Australian navy denies link to stranded whales
The Australian navy on Wednesday denied its ships were behind two mysterious mass strandings in 24 hours that left 130 pilot whales dead on the coast of the island state of Tasmania.
Wildlife rangers said about 80 pilot whales beached themselves at Marion Bay late on Tuesday, just hours after nearly 60 of the animals died in an earlier mass stranding in the same spot.
An Australian Defence Force (ADF) spokesperson confirmed two naval ships had been operating in the area using short-range, high-frequency sonar as they searched for remnants of an historic ship wreck.
Greens senator Christine Milne said an investigation should be launched into whether the sonar had contributed to the strandings.
“We know that high-intensity sonar, which some military vessels use, can disrupt the navigation system of whales and dolphins,” she told reporters.
However, the ADF said the two ships were anchored far to the west in Hobart when the first stranding occurred and their presence had no bearing on the second.
“The later presence of the two ships in the stranding area is purely coincidental and is considered unrelated to the cause of the strandings, which are considered by many to be a natural phenomena that occurs regularly in the Tasmanian area at this time of year,” he said.
Tasmania Parks and Wildlife Service spokesperson Liz Wren said dozens of volunteers and wildlife officials were involved in the rescue effort.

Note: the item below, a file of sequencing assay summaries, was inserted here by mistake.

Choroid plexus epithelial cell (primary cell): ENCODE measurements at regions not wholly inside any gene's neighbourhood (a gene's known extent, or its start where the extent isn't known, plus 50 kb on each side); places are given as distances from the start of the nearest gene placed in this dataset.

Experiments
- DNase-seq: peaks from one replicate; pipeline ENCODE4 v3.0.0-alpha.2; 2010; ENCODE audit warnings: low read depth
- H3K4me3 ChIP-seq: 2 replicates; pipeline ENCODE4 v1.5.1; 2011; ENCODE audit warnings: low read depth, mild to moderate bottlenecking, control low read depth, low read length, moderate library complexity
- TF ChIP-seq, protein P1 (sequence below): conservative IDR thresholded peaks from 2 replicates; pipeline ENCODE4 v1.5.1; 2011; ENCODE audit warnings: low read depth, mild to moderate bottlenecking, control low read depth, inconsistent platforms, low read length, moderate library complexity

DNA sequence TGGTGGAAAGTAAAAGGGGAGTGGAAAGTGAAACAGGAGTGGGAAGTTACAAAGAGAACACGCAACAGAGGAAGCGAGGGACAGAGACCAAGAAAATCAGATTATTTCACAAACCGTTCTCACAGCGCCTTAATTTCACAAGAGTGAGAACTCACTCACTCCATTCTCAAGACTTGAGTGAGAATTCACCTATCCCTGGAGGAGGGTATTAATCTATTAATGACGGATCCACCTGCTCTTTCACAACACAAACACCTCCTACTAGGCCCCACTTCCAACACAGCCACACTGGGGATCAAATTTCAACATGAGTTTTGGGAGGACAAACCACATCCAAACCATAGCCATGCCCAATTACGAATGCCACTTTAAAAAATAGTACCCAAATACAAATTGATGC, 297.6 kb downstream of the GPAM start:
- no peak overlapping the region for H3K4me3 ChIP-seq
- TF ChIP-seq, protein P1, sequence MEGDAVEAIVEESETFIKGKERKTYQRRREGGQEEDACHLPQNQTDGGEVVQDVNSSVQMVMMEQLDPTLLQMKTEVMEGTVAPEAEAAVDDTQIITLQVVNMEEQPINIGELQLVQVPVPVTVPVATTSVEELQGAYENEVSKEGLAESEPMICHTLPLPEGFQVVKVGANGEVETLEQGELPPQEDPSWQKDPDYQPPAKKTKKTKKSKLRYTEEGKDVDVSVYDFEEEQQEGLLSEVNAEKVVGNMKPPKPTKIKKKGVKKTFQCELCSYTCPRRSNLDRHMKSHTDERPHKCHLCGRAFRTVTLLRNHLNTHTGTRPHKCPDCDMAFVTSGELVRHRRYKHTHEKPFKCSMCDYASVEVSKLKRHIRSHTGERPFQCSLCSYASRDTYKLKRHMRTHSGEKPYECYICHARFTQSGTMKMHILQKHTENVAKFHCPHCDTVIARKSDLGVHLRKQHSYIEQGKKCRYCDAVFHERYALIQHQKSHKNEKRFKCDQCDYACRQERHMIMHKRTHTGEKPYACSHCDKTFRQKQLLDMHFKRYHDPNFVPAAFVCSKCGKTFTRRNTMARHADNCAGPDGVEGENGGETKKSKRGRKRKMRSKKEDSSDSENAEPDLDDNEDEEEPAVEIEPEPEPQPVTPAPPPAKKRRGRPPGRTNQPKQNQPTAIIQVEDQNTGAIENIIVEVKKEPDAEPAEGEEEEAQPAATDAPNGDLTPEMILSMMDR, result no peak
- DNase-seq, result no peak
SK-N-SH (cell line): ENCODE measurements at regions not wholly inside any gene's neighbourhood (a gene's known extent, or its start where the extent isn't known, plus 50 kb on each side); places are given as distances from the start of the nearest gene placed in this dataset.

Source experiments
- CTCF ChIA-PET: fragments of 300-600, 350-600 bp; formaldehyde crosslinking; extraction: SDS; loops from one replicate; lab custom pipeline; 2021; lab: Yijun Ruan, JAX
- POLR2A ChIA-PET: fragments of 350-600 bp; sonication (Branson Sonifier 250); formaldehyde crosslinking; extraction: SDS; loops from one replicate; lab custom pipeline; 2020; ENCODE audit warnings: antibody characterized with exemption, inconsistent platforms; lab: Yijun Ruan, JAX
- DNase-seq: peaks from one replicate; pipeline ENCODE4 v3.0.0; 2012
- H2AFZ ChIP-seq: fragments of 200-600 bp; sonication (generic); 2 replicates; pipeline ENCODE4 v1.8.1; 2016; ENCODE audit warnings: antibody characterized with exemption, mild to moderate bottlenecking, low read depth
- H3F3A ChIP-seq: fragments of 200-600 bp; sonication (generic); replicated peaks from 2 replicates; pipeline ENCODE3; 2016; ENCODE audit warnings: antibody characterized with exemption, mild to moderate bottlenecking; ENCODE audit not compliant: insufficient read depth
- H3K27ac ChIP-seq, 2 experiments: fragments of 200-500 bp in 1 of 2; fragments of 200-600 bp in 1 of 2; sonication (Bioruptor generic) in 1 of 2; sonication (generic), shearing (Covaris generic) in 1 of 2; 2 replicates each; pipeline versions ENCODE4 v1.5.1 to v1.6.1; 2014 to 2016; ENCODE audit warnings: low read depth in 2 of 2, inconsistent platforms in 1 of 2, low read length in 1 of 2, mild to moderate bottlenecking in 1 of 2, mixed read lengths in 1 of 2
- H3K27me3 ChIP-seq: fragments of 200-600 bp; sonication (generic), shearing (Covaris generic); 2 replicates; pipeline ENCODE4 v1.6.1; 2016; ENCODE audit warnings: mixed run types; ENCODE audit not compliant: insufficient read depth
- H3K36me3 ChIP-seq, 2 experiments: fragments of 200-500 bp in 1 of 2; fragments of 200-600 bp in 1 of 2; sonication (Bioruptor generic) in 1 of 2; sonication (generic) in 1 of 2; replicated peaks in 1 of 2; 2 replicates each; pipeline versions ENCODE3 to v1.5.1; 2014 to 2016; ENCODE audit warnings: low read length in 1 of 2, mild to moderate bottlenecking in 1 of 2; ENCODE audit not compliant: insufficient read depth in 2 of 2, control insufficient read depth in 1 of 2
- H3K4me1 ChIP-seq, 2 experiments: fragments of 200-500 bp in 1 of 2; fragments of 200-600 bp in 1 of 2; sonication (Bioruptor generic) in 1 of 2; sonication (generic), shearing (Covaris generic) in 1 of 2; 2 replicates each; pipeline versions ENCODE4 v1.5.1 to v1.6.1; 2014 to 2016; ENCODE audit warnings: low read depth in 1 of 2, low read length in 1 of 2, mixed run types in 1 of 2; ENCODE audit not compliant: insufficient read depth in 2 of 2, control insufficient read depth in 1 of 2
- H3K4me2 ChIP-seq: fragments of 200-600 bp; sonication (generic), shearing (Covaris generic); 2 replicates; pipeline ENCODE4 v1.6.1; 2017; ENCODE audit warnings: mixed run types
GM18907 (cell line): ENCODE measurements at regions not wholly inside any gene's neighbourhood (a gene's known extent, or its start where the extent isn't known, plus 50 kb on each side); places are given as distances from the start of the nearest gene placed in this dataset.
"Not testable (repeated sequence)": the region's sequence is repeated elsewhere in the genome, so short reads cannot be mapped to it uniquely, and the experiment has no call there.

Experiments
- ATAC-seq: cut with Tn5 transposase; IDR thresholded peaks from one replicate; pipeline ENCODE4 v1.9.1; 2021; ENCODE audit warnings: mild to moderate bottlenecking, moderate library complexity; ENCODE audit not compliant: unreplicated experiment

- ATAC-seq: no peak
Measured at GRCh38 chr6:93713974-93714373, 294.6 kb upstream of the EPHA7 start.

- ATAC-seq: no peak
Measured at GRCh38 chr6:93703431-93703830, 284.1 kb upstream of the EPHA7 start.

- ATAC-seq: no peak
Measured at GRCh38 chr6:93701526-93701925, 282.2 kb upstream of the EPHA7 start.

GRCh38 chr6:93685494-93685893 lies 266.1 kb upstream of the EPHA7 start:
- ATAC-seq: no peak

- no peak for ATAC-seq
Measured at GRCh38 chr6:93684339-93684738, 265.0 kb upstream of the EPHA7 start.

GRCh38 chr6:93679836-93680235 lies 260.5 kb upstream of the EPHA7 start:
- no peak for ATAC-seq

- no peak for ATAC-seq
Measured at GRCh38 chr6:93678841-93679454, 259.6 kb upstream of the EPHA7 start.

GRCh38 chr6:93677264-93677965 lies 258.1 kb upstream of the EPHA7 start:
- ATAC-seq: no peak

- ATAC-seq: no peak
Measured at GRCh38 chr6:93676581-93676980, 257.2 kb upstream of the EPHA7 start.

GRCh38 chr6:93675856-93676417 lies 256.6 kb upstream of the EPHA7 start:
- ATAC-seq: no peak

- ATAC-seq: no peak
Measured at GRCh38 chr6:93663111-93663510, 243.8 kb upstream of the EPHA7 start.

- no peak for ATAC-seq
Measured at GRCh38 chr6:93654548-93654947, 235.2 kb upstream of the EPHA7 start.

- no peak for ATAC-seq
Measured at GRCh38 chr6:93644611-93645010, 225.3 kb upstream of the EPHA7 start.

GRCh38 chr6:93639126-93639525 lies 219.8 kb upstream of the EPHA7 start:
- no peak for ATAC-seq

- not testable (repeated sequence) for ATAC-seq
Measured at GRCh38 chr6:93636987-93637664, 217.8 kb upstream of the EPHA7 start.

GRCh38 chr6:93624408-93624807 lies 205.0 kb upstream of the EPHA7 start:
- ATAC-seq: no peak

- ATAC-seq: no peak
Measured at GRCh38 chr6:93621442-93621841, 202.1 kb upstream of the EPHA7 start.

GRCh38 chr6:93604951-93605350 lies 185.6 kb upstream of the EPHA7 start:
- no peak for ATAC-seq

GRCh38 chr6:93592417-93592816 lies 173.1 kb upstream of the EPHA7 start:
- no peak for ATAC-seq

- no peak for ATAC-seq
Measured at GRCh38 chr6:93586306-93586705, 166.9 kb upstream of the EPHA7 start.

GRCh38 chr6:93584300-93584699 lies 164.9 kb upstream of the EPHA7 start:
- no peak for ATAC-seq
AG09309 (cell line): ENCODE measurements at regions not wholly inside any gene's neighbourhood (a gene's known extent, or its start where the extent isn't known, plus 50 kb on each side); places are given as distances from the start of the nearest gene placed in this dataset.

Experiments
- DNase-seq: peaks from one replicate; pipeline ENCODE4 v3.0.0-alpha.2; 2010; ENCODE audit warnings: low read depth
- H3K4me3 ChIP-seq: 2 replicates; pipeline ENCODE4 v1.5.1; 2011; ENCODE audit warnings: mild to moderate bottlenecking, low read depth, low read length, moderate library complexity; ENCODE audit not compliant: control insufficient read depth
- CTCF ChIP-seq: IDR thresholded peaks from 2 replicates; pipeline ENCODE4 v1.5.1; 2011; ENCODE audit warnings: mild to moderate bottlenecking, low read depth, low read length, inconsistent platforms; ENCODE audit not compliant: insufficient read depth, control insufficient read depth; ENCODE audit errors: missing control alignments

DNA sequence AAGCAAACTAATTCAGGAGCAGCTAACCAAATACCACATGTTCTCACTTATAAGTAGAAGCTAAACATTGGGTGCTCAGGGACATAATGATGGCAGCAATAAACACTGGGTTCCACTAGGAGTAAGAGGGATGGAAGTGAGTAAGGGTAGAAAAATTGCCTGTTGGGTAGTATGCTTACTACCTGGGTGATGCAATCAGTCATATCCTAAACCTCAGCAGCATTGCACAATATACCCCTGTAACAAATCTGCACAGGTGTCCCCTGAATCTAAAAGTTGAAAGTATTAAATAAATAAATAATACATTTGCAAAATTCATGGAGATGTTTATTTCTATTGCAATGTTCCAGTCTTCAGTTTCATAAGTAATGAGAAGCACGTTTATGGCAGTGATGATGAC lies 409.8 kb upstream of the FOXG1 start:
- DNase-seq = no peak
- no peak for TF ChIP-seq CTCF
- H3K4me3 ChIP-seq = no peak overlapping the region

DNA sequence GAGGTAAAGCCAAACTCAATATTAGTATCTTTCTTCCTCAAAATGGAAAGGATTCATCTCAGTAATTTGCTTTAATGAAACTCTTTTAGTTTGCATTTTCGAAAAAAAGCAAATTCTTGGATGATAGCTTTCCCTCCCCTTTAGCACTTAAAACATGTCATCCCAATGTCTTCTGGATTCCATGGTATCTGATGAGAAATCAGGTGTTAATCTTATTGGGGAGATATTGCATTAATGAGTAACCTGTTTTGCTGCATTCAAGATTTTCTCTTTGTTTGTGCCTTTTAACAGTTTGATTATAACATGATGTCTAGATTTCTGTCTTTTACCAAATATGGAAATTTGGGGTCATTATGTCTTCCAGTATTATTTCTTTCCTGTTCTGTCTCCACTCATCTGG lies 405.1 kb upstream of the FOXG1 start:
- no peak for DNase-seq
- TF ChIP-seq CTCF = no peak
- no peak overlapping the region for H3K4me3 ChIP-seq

“When we got here this morning, there were about 70 dead whales scattered over a stretch of about a kilometre of beach,” she said.
“We’ve been able to put eight back in the water, but I’m afraid the rest died,” she said by cellphone from the beach. “It’s really terrible.”
Pilot whales, which are actually a large species of dolphin that can grow up to 6m long, frequently beach themselves in a phenomenon that remains a mystery to scientists.
Another parks and wildlife official, Ingrid Albion, said it appeared that one disorientated pilot whale in the first group may have led the entire pod to a stranding.
“Maybe they’ve come in close looking for food, maybe the tide’s been a bit different,” she said on Australia Broadcasting Corporation radio.
“They use sonar, so they can get confused when they come into sandy beaches,” she said. “Only one of them has to get in trouble and make a wrong turn and they’ll actually call the rest of the pod to them.”
On Tuesday, rescuers managed to push 10 of 67 stranded whales back out to sea.
Tasmania’s rugged coastline has one of the highest stranding rates in the world.—Sapa-AFP